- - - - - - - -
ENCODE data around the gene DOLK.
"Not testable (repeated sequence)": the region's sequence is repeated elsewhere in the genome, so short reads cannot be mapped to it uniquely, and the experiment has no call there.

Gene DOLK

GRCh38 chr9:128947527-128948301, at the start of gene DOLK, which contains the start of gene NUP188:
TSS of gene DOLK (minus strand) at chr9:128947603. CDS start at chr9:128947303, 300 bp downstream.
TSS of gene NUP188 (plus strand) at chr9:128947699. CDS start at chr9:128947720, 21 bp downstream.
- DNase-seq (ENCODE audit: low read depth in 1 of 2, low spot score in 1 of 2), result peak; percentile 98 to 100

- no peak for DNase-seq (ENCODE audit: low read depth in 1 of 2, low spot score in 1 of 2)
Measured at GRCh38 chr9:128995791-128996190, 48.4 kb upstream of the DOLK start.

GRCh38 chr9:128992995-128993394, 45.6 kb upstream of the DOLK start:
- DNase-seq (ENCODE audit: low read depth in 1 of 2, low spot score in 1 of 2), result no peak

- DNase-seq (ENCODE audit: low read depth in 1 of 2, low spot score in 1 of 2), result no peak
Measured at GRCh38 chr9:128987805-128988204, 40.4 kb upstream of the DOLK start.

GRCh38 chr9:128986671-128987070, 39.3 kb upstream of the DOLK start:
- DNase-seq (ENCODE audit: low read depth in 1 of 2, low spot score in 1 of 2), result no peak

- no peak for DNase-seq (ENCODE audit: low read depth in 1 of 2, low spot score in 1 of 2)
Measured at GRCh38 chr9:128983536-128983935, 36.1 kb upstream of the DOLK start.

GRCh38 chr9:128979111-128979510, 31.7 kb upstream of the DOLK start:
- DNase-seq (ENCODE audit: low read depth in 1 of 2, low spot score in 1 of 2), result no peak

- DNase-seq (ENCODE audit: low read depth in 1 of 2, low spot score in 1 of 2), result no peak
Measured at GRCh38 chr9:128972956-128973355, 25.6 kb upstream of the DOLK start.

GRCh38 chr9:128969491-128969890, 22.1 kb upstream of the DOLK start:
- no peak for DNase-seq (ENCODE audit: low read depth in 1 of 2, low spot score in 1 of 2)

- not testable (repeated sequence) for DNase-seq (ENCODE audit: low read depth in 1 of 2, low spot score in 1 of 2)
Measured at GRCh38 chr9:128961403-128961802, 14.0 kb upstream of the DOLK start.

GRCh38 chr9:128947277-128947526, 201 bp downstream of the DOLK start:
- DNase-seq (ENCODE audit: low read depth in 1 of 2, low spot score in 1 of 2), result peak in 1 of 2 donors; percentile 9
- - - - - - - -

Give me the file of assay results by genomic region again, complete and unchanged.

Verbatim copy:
ENCODE data around the gene DOLK.
"Not testable (repeated sequence)": the region's sequence is repeated elsewhere in the genome, so short reads cannot be mapped to it uniquely, and the experiment has no call there.

Gene DOLK

GRCh38 chr9:128947527-128948301, at the start of gene DOLK, which contains the start of gene NUP188:
TSS of gene DOLK (minus strand) at chr9:128947603. CDS start at chr9:128947303, 300 bp downstream.
TSS of gene NUP188 (plus strand) at chr9:128947699. CDS start at chr9:128947720, 21 bp downstream.
- DNase-seq (ENCODE audit: low read depth in 1 of 2, low spot score in 1 of 2), result peak; percentile 98 to 100

- no peak for DNase-seq (ENCODE audit: low read depth in 1 of 2, low spot score in 1 of 2)
Measured at GRCh38 chr9:128995791-128996190, 48.4 kb upstream of the DOLK start.

GRCh38 chr9:128992995-128993394, 45.6 kb upstream of the DOLK start:
- DNase-seq (ENCODE audit: low read depth in 1 of 2, low spot score in 1 of 2), result no peak

- DNase-seq (ENCODE audit: low read depth in 1 of 2, low spot score in 1 of 2), result no peak
Measured at GRCh38 chr9:128987805-128988204, 40.4 kb upstream of the DOLK start.

GRCh38 chr9:128986671-128987070, 39.3 kb upstream of the DOLK start:
- DNase-seq (ENCODE audit: low read depth in 1 of 2, low spot score in 1 of 2), result no peak

- no peak for DNase-seq (ENCODE audit: low read depth in 1 of 2, low spot score in 1 of 2)
Measured at GRCh38 chr9:128983536-128983935, 36.1 kb upstream of the DOLK start.

GRCh38 chr9:128979111-128979510, 31.7 kb upstream of the DOLK start:
- DNase-seq (ENCODE audit: low read depth in 1 of 2, low spot score in 1 of 2), result no peak

- DNase-seq (ENCODE audit: low read depth in 1 of 2, low spot score in 1 of 2), result no peak
Measured at GRCh38 chr9:128972956-128973355, 25.6 kb upstream of the DOLK start.

GRCh38 chr9:128969491-128969890, 22.1 kb upstream of the DOLK start:
- no peak for DNase-seq (ENCODE audit: low read depth in 1 of 2, low spot score in 1 of 2)

- not testable (repeated sequence) for DNase-seq (ENCODE audit: low read depth in 1 of 2, low spot score in 1 of 2)
Measured at GRCh38 chr9:128961403-128961802, 14.0 kb upstream of the DOLK start.

GRCh38 chr9:128947277-128947526, 201 bp downstream of the DOLK start:
- DNase-seq (ENCODE audit: low read depth in 1 of 2, low spot score in 1 of 2), result peak in 1 of 2 donors; percentile 9